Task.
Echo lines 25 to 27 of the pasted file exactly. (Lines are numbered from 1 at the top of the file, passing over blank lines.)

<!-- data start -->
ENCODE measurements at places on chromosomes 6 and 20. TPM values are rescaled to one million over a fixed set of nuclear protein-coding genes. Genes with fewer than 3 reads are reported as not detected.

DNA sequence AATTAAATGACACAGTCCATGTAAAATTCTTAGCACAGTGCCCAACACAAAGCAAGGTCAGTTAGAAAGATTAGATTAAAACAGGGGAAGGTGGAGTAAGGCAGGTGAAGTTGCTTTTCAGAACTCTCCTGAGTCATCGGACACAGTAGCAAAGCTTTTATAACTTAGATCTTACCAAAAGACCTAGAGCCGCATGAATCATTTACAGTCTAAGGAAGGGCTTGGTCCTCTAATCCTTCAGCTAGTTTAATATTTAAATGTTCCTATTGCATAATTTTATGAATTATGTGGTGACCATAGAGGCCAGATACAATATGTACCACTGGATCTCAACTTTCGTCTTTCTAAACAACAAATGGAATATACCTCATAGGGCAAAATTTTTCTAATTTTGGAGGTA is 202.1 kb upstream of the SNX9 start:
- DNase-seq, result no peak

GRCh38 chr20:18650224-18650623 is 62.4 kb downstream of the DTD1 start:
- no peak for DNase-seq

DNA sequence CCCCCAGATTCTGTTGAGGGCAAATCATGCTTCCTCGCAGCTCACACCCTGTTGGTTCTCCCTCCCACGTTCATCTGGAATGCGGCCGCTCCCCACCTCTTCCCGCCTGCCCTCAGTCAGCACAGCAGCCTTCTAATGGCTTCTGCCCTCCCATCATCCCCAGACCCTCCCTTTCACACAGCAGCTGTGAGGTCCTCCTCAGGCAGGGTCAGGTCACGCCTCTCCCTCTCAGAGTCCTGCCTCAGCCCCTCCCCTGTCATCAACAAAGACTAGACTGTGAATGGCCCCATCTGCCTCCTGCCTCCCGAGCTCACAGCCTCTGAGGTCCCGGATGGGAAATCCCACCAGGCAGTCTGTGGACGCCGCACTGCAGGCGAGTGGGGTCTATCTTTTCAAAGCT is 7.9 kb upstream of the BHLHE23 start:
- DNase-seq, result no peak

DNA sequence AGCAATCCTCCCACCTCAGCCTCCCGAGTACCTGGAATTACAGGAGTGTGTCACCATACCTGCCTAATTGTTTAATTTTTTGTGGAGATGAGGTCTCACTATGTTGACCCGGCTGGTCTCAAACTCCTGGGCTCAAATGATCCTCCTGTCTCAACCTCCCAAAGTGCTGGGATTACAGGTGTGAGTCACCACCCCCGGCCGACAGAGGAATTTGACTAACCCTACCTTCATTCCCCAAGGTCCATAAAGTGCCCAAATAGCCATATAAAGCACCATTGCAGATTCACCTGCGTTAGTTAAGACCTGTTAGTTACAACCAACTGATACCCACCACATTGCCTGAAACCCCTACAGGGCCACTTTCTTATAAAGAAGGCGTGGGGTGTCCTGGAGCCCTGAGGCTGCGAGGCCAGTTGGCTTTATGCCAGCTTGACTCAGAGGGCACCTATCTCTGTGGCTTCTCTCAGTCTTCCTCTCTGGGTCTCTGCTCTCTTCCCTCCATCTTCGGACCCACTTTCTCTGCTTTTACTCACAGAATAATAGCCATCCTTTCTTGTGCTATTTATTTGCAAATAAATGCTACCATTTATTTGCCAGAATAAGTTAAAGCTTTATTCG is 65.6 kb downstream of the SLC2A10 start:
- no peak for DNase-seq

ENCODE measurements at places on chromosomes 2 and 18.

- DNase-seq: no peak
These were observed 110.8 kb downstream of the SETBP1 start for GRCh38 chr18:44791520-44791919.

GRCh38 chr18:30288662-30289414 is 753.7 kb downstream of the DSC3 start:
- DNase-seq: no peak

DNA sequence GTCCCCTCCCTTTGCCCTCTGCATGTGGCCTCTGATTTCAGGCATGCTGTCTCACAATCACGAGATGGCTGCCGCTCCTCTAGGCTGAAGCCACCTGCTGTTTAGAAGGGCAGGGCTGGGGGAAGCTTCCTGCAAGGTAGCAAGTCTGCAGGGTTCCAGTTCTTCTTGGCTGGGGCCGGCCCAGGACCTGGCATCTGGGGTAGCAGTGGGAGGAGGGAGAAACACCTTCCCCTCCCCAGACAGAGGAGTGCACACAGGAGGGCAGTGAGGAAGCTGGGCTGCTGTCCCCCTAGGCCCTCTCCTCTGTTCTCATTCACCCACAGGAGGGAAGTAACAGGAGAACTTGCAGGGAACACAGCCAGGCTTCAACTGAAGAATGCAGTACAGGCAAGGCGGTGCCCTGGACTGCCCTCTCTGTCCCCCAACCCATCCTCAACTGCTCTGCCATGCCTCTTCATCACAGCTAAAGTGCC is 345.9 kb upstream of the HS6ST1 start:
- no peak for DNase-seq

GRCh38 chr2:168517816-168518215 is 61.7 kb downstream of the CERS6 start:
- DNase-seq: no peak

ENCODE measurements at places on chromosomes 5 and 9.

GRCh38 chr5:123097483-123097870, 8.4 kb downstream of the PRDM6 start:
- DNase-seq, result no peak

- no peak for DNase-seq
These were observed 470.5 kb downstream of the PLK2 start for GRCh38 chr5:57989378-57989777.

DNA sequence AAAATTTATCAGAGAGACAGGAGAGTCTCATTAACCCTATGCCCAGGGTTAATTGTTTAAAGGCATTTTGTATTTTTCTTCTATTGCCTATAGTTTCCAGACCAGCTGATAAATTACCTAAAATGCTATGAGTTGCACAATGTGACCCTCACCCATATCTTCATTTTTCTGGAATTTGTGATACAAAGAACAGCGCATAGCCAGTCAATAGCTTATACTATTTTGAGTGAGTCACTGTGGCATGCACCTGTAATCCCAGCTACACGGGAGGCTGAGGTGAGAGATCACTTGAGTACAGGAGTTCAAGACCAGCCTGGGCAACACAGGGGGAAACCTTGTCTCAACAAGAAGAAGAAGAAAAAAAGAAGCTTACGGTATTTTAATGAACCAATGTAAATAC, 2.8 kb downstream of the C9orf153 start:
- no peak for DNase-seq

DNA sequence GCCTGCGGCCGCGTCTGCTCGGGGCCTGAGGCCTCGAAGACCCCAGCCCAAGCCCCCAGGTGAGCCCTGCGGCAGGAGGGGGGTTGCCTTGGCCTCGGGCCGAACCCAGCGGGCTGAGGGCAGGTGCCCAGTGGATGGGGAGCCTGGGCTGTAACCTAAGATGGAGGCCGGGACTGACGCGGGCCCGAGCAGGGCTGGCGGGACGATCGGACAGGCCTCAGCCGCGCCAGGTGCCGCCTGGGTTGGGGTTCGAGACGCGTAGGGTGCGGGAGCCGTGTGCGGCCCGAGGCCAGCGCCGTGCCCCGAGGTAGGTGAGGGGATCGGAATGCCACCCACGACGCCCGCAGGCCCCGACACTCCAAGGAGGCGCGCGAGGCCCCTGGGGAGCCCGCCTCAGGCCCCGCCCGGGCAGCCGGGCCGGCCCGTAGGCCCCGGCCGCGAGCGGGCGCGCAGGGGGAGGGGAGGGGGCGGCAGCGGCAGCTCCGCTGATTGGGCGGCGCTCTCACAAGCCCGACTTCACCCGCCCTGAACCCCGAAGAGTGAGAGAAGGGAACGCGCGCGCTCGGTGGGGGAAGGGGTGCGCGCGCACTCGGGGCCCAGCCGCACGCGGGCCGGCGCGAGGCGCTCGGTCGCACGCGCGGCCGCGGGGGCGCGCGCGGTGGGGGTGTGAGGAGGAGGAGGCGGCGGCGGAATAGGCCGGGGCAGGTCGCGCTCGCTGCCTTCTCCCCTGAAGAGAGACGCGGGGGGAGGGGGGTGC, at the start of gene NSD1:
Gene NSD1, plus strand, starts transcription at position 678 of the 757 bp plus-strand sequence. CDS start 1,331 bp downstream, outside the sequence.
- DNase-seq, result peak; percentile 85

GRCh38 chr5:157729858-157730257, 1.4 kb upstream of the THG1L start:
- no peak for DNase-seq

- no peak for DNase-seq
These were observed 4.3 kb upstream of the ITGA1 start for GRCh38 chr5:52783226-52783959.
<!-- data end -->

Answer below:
- no peak for DNase-seq

DNA sequence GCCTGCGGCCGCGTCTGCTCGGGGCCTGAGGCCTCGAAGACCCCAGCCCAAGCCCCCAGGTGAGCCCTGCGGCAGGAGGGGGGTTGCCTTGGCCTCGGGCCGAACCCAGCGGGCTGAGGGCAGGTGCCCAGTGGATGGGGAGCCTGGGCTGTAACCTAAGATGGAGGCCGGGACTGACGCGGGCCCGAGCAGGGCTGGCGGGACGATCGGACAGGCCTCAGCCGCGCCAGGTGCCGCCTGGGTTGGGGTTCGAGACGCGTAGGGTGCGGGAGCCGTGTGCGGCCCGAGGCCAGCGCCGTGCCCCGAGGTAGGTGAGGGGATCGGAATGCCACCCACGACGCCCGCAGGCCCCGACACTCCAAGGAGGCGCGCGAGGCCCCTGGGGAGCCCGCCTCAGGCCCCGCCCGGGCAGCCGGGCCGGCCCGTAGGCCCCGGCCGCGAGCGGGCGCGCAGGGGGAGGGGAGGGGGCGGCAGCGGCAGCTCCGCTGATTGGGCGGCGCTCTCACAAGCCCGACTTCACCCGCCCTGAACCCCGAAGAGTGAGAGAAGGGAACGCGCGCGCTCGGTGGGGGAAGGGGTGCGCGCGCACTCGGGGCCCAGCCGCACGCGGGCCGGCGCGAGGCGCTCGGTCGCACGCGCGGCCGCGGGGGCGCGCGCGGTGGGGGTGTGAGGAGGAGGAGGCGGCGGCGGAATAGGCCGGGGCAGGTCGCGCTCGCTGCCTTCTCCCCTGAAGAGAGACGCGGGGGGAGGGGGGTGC, at the start of gene NSD1:
Gene NSD1, plus strand, starts transcription at position 678 of the 757 bp plus-strand sequence. CDS start 1,331 bp downstream, outside the sequence.